Phil Hugo: Lessons in work; gifts from the elders


By Phil Hugo - Guest Columnist



I’m standing at the rear of our SUV, the lift gate open, staring at several bags of groceries and a gallon of milk. Should I try to manhandle nine bags and the milk and close the gate all at once, or do I make two trips to the back door of our home and into the kitchen? It’s not like I’m incapable of walking some 400 feet in two round trips. What’s the big deal?

Earlier in the day, I went down to sweep the basement floor. I know the drill: sprinkle sweeping compound, grab a broom and hit the dirt, being careful not to create a minor dust storm. As I completed those tasks I reflected on my youth and my mentors who taught me how to work.

I grew up in the family business, Hugo’s Plumbing and Heating, which my great-grandfather Cornelius Hugo started in 1894 and is now five generations strong in West Point, Neb. During my formative teen years, I worked with my late father, Al, and his three brothers, Paul, Matt and Ambrose. I would not say I was an apprentice-in-training because I chose not to follow in the footsteps and soiled hands and work clothes of skilled tradesmen, but it was a good schooling in the blue-collar work ethic.

The assigned tasks were many. Helping Uncle Paul insulate pipes in a 100-degree boiler room at the sausage plant on a hot July day was, among other things, an exercise in tolerance. Uncle Matt was the heating and air conditioning man, and since I was the kid of slender stature, aka the grunt, that meant I got to crawl around and be on my back in the aptly named crawlspaces while installing ductwork.

Uncle Ambrose was the youngest of the brothers and possessed a broad knowledge of the trade regarding installation or problems to be solved. And, here is where the grocery bags come in.

We were at the sausage plant to do a job one afternoon. We grabbed the necessary tools from his truck and headed off. My uncle turned around, looked at me and said, “You can carry more than that. Learn to make your trips count.”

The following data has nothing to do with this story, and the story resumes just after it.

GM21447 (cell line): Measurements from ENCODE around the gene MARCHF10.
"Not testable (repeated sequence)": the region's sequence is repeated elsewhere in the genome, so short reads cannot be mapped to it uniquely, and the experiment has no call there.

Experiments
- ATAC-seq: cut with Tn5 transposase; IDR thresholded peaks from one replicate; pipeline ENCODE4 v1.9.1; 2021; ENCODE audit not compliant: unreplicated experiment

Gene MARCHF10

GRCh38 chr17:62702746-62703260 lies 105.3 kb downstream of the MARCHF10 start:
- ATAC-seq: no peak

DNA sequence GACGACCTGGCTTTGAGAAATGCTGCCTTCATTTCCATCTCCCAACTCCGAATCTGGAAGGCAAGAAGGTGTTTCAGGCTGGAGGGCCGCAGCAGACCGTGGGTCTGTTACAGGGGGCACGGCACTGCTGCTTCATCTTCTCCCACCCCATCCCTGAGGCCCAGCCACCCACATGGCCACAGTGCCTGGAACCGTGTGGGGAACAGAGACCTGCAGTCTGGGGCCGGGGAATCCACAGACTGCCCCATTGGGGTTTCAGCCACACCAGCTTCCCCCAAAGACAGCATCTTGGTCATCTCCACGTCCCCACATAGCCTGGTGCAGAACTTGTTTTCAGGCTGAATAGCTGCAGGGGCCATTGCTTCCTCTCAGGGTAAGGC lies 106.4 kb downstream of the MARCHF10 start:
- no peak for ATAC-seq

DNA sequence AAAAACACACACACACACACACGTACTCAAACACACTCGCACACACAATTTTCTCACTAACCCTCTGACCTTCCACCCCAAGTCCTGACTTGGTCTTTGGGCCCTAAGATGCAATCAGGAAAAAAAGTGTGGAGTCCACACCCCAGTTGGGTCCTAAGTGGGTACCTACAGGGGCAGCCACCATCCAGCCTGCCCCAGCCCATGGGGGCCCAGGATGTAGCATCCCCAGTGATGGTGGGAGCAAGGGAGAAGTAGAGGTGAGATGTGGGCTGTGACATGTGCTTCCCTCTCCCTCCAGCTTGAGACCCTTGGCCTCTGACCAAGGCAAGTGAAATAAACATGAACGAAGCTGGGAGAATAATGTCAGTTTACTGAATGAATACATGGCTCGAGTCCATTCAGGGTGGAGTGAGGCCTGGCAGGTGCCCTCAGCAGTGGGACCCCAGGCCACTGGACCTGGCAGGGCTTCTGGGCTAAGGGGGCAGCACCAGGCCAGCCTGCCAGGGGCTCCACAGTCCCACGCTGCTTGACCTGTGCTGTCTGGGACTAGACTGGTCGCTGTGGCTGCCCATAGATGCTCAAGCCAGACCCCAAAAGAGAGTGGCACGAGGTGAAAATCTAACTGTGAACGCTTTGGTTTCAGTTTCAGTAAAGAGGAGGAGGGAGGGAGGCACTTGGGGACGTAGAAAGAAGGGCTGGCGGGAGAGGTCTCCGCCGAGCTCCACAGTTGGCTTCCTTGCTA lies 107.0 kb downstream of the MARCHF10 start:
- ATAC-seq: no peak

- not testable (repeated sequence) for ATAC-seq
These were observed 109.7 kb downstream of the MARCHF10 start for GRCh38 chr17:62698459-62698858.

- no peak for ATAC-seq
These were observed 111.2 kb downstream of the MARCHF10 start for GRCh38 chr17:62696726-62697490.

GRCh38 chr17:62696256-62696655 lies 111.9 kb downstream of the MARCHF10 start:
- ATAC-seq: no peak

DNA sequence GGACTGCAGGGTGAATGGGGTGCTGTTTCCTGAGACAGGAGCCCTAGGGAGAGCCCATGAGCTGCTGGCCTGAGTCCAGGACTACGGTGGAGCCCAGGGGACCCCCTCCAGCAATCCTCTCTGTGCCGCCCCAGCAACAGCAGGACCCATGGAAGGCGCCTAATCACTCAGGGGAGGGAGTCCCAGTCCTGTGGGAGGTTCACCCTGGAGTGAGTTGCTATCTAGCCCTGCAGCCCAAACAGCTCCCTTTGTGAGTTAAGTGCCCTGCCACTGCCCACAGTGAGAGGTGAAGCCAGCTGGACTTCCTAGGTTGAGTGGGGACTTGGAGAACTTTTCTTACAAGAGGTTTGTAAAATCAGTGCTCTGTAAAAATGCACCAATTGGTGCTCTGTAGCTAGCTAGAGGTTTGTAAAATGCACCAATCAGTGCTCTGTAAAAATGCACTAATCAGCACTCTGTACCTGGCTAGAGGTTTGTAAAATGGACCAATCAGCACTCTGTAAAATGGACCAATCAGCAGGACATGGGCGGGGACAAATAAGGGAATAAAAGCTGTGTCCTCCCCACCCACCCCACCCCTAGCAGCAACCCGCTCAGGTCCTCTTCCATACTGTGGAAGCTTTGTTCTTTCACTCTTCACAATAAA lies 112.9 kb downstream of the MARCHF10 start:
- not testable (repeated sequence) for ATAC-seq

Ambrose also told me that clean tools, e.g. shovels, work better than dirty ones. I keep my tools in working order.

As a plumber and the manager, Dad worked on many projects: cleaning sewers, laying water and sewer lines, fixing leaking faucets and so on. I once asked, as a teenager might, “Why do I have to do the crappy jobs all the time?” His retort: “Because that’s how it is.”

One day I was helping my father lay a new sewer line. I was what is known as the top man, i.e. hand him whatever is needed. At some point Dad caught me doing nothing.

“Don’t just stand around,” he told me. “It doesn’t look good to the public. You never know who is watching.”

Another time we were installing a new water service, and for some reason I took to dissing another local plumbing business. Dad’s immediate response: “Don’t knock the competition. It’s good for business.”

Now we come to the sweeping compound in our basement. One afternoon after school I was sweeping the shop’s floor. My Uncle John, the bookkeeper, salesman and brother-in-law to the Hugos, caught me using no sweeping compound. He and Dad were on the phone when the conversation apparently turned to me. “Phil, your dad wants to talk to you.” Dad to Phil: “You use sweeping compound when you sweep!”

I worked with and learned from all of the Hugo brothers, but spent more time with my father, both at home and in the business world. I saw how he worked to do things the right way. His mantra: “Learn to be particular about your work.”

Dad enjoyed talking with people. We would go to a customer’s house to look at a problem, and before you knew it, he was commenting: “Agnes, that is a pretty vase.” He had an appreciation for the finer things.

As a teenager, I doubt I spent much time pondering those directives that were sent my way, not seeing them as lessons.

Now, as I pass through the autumn of my life, I continue to take what I learned, reflect and make it part of my journey in work and pleasure. I thanked my father more than once for instilling the work ethic but told him that “learning to be particular about your work — sometimes that can be a curse.”

Dad chuckled and said, “I know what you mean Phil.”

At this writing, Ambrose, who is 91 years old and retired, is the surviving brother. As an adult, I may not have thanked those men often enough, but I do here as I acknowledge what they gave me — lessons in work, gifts from the elders.

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By Phil Hugo

Guest Columnist

Phil Hugo lives in Lima. His column does not necessarily reflect the opinion of The Lima News editorial board or AIM Media, owner of The Lima News.

Phil Hugo lives in Lima. His column does not necessarily reflect the opinion of The Lima News editorial board or AIM Media, owner of The Lima News.

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